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What Holds My Gaze

Hold fast. Fix my eyes. Stay the course.

“Let your eyes look directly forward, and your gaze be straight before you. Ponder the path of your feet; then all your ways will be sure. Do not swerve to the right or to the left; turn your foot away from evil.” (Prov. 4:25-27)

How often do I consciously pause and take stock of my next move, the next box on my to do list? Or weigh each little decision with eternity? How often do I deliberately ponder my course through the rapids of daily life?

It’s all too easy to slide into the mind-numbing distractions so readily available at my fingertips. Scroll, click. Ah, a brief reprieve from my own struggle. I can bury emotions as fast as I can scroll past them. But soon, I find myself immersed in comparison – green with envy – reminded of all I lack. I veer towards jealously, entitlement, and greed. And the longer I scroll and the more I watch the less my own life measures up to social media and advertising standards, no matter how deep the things God is doing in me.

Sometimes the matters that entangle my focus are just day to day worries. The endless to-do list. The overwhelming responsibilities of adulting. The simple, yet, somehow unattainable dream of having groceries on hand and in the fridge when I need them. These keep me in a washing machine spin cycle of busyness, anxiety, and not quite measuring up.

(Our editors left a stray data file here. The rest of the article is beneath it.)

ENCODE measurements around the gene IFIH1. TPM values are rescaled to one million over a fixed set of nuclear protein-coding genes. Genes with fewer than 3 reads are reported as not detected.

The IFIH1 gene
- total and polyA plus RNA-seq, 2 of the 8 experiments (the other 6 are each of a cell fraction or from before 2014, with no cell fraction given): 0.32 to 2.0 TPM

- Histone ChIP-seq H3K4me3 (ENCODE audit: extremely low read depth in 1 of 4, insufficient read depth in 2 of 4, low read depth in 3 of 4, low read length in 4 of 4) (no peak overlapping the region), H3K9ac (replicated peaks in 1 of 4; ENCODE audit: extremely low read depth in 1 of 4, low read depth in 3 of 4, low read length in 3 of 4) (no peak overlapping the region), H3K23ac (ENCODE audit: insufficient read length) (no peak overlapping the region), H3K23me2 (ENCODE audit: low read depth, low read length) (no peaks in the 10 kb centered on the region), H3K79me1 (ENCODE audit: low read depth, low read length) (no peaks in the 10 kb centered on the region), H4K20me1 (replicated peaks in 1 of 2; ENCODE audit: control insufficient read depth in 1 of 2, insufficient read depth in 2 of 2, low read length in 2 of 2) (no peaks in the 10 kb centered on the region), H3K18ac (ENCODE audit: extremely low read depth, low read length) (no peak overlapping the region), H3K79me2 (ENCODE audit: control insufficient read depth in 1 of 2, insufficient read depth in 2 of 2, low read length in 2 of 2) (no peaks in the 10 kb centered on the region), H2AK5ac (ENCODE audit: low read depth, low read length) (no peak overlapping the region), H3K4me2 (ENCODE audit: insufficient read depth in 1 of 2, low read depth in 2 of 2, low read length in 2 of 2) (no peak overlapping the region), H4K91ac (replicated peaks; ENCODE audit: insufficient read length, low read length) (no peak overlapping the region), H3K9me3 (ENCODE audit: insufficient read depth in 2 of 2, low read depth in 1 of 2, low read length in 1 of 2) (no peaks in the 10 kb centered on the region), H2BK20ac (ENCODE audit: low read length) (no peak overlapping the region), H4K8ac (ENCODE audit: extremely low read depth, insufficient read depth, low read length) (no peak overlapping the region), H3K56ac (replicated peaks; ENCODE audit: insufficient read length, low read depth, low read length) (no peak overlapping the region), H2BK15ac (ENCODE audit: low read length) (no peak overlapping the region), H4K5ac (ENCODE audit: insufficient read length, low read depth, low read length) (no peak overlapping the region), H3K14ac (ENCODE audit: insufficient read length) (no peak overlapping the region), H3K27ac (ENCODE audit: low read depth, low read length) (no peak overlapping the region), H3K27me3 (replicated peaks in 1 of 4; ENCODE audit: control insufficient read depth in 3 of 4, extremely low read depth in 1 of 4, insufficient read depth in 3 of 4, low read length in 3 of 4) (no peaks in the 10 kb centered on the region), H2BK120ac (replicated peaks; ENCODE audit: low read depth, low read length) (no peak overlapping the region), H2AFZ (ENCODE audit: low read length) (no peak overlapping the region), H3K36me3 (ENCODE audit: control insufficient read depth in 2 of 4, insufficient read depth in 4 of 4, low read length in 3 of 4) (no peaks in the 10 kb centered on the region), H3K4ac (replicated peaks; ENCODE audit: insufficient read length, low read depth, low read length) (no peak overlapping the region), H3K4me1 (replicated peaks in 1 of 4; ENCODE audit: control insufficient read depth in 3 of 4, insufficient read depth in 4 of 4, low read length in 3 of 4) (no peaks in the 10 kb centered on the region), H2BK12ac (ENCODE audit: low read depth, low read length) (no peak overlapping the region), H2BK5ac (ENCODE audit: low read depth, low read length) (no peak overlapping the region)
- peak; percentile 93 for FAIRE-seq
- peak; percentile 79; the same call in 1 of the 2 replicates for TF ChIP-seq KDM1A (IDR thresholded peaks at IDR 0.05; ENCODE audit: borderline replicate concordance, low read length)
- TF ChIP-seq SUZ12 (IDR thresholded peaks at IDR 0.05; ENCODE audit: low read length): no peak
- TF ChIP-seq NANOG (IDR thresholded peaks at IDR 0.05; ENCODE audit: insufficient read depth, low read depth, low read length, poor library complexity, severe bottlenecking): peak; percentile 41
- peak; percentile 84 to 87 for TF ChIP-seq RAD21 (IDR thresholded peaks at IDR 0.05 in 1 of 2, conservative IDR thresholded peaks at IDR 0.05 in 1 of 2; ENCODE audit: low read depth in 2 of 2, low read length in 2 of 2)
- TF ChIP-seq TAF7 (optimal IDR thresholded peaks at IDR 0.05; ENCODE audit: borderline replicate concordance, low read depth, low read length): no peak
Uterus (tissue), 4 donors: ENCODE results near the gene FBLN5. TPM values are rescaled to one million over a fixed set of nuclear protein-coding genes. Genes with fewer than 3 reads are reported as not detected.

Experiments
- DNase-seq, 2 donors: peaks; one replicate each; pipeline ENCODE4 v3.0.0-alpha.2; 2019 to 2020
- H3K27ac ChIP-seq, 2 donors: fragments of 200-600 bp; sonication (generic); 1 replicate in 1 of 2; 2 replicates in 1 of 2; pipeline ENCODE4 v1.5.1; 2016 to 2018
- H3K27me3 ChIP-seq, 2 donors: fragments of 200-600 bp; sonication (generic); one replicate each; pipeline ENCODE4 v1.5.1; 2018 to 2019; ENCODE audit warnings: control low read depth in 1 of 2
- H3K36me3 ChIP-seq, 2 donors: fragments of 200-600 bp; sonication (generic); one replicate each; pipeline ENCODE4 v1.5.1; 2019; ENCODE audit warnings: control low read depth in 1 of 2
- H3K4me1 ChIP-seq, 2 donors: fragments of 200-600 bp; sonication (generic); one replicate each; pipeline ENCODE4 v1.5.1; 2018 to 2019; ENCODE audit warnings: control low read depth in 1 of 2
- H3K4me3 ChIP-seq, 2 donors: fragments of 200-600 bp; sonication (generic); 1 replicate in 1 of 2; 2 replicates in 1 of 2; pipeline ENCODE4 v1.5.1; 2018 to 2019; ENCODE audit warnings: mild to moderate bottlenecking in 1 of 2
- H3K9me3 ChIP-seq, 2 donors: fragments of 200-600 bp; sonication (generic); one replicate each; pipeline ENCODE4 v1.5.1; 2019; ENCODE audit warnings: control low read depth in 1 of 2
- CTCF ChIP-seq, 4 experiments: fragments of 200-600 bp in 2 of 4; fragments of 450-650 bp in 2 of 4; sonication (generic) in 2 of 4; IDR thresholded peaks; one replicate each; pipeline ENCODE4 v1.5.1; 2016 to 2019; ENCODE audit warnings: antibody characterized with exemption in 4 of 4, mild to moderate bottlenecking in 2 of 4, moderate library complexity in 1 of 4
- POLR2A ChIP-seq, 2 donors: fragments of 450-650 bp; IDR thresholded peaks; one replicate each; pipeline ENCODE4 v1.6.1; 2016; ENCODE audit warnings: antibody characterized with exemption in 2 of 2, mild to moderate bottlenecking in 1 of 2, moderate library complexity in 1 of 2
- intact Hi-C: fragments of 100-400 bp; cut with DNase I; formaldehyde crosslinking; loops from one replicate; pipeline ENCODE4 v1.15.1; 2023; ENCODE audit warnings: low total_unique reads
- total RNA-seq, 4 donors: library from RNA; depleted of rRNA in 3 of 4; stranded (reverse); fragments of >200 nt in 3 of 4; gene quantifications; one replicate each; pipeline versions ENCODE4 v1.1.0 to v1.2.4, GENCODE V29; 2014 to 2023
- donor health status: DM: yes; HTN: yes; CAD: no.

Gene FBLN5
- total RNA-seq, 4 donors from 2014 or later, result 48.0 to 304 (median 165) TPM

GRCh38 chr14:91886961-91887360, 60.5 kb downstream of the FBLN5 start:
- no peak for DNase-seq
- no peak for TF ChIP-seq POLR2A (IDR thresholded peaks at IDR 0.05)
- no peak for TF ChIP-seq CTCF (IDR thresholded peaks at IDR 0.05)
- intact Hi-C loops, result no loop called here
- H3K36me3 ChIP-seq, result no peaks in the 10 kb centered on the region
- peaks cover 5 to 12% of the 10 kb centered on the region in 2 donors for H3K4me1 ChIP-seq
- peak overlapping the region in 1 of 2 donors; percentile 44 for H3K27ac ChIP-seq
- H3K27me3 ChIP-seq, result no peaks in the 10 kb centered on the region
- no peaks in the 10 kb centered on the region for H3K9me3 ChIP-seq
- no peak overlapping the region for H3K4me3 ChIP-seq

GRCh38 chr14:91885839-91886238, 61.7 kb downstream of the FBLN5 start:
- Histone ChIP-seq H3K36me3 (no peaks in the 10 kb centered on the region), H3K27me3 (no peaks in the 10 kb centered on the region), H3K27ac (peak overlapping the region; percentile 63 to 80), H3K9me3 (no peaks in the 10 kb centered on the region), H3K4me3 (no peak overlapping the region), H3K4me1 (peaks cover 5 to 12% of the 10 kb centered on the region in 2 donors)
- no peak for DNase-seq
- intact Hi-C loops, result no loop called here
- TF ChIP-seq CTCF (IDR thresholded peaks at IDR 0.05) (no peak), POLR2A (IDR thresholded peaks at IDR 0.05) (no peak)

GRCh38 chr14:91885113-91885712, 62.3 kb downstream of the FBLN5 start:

Other times, the thoughts that capture my attention so wholly and completely comprise of all my doubts and insecurities. Things that shout viciously of my past mistakes. Things that whisper insidiously that God is holding out on me. They start me on a rabbit trail of shame and bitterness.

See how the outward world shapes us year by year, generation by generation? What I constantly observe becomes my obsession and fixation. See what we value based on what’s popular? I soak it up. I turn towards.

Why? Because what I constantly behold becomes my goal. What holds my gaze directs my heart. What goes in comes back out. The place my mind occupies, my life trajectory follows.

Waiting for motivation with good intentions is a dangerous game. There are simply too many duties and pleasures clamoring for my attention. While I wait, all goals of devotion, discipline, and health fade to white noise and guilty reminders of where I failed to even start. Intentions differ from intentionality. I must choose the things of God. Purposely. Deliberately.

I’m reminded of the exhilarating, hypnotic rhythm of open water swimming. When racing, any drift to the left or to the right costs precious seconds. There are no lines under water to show the course. Lifting my head out of the water every few strokes to sight the buoy becomes essential. I must train until it becomes as natural as the rhythm of breathing. Any pause to find my bearings causes me sink slightly, loosing momentum, creating more drag and resistance.

Similarly, I need constant sighting of God’s Word – his ever-present markers – in my life. I need to stop focusing on the murky depths and lift my eyes to look to Him. I need to shut out the panic that tries to rise when I remember I’m surrounded by deep water and focus on the goal – the joy of what lies beyond the finish line. I need the rhythm of Word in, breathe out, eyes up, steady forward.

I’ve also noticed that the relationships in my life flourish when I stop and pay attention to details and step intentionally in the direction of others’ needs and communication styles instead of the decay that ensues with complacency. It costs me something – time, effort, vulnerability to start – but to pay attention is worth the price of intimacy. How much more this plays out with God!

“Therefore we must pay much closer attention to what we have heard, lest we drift away from it.” (Heb. 2:1) “Turn my eyes from looking at worthless things…” Be thou my vision, Lord. “…and give me life in your ways.” (Ps. 119:37) Draw me ever deeper. Intentionally. Deliberately.